This ABC News Correspondent Was a Finalist on ‘The Apprentice’
It’s been a long time since now-President Donald Trump was heading up NBC’s hit reality show The Apprentice. From 2004 to 2015, Trump handed out complex assignments to a boardroom full of aspiring business tycoons in the hopes of working alongside the real estate mogul.
One contestant almost earned the title, but instead went onto a successful career in journalism with a substantial post at ABC News.
Her big break, literally
In 2005, University of Chicago alumna and financial journalist Rebecca Jarvis was a leading contender for The Apprentice title in season four. She spoke to her alma mater’s independent student newspaper The Chicago Maroon about the experience. “I was 23 years old and on a lark I went to the audition for The Apprentice at NBC. In the back of my mind I really didn’t see it as something I would ultimately do,” she said. “Then after a couple rounds of auditioning I ended up getting on the show and had actually a lot of really serious conversations with my parents at the time about whether or not I should do it… When you go on reality TV, it’s up to the producers on reality TV who you are. You can control who you are to some extent because you are who you are, but the editing and the decisions that are made to make something dramatic can change… I ultimately decided to do it.”
Jarvis ended up with a challenge she never would’ve anticipated. “I broke my ankle three days into filming and was on crutches the entire time. It was not the most pleasant experience because of that in part but I made it through,” Jarvis said in the interview. “People say, ‘Well what did you learn from it?’ and I think, for me, I learned that the world is really big, and it’s interesting to see that audiences see the truth. You don’t have to tell people what’s happening; audiences can see what’s happening.”
Happy with runner-up status
Jarvis ended up as one of two finalists and walked away (she was off crutches by the finale) with the runner-up title. But she was fine with the outcome.
“Right after the show wrapped up, I did this interview with Larry King. It was Larry King and Donald Trump and the other person from the show,” Jarvis told the Chicago Maroon. “During the commercial break I was alone in the studio with Larry King and the other two were via satellite. He said, ‘This is the best thing that ever happened to you. Mark my words.’ And frankly, the show gave me a forum to be who I was, and for people to see that, and put me in touch and in contact with people who it would have taken much more heavy lifting probably and a lot longer time. I don’t regret doing it, but first of all, I didn’t ever think about it as a stepping stone. I thought, I’m doing this on a lark, it could be something fun. I could have some great stories as a result of this—that’s how I went into it.”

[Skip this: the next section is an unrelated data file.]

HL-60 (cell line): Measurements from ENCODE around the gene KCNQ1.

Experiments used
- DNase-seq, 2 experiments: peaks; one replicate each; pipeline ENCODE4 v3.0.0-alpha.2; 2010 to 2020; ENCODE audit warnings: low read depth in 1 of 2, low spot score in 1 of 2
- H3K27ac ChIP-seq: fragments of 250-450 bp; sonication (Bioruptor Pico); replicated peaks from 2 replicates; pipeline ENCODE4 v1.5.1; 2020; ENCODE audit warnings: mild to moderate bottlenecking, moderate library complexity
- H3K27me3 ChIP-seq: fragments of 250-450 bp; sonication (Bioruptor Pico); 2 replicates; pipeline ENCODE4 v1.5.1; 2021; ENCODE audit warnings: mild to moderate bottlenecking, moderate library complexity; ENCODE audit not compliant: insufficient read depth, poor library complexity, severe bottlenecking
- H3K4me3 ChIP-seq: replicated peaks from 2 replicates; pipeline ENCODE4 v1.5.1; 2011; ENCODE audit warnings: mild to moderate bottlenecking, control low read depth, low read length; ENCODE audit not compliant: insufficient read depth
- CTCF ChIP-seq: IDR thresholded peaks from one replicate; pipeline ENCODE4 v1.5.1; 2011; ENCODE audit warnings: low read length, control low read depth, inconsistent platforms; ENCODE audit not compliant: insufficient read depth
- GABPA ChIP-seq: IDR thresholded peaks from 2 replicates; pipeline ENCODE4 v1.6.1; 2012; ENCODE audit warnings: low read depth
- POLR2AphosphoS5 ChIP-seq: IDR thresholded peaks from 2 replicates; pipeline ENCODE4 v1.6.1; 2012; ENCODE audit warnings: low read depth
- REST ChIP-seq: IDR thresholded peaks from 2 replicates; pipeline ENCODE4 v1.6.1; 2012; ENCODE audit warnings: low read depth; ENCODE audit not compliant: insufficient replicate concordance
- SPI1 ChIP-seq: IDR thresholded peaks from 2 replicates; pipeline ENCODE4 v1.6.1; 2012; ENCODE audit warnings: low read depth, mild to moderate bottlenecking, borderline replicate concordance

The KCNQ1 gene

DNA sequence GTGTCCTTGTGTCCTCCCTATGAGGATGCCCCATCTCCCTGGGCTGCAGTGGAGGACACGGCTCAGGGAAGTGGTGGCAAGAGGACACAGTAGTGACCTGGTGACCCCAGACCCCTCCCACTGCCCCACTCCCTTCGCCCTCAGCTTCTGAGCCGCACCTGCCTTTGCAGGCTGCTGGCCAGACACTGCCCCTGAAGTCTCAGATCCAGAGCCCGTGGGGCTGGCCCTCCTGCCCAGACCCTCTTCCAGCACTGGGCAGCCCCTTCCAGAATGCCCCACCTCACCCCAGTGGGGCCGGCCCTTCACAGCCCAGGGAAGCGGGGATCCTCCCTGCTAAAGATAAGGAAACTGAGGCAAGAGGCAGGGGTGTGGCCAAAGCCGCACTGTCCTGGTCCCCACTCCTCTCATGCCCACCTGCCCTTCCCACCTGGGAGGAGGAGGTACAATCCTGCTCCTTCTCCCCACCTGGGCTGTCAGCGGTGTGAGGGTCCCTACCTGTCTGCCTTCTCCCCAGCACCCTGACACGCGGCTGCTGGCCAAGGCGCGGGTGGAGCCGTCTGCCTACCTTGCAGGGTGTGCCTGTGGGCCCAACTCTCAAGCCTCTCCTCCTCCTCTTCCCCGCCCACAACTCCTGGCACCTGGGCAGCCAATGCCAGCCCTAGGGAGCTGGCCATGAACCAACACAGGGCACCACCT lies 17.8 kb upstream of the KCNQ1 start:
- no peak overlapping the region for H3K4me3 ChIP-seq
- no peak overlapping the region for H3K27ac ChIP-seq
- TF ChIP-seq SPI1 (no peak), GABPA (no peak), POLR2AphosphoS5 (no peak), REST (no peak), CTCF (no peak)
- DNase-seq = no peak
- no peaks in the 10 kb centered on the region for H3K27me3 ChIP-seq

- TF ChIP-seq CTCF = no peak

Thoughts on Trump
Jarvis’ interactions with Trump on the reality show were way before his political aspirations became his focus, and she said she did not have much communication with him during her time on The Apprentice. “We had limited interaction. But in my interactions with him he literally came across exactly on air when you would watch the show back as he came across in person. So with my experience, it was: what you see is what you get. For me, it was a positive experience. I didn’t have any negative interactions with him that I can recall. It was 11 years ago, but also, the biggest difference is that the content of our interactions was very different than the content that you now see of him.”
As a contestant, Jarvis said her conversations with Trump were about the tasks they were assigned. “I mean, never once did politics come up as far as I can remember. We didn’t talk about the Iraq War. We talked about whether or not you did what Microsoft wanted you to do on a task. Or whether or not the tagline you came up with was the right tagline, or whether or not you sold enough widgets or whatever it was we were selling on a particular task,” she said.
Jarvis has gone on to great success, blazing a trail in financial journalism where she is now the Chief Business, Technology, and Economics Correspondent for ABC News. She is also the Host and Managing Editor of the podcast “No Limits with Rebecca Jarvis,” and the Host and Managing Editor of “Real Biz with Rebecca Jarvis.”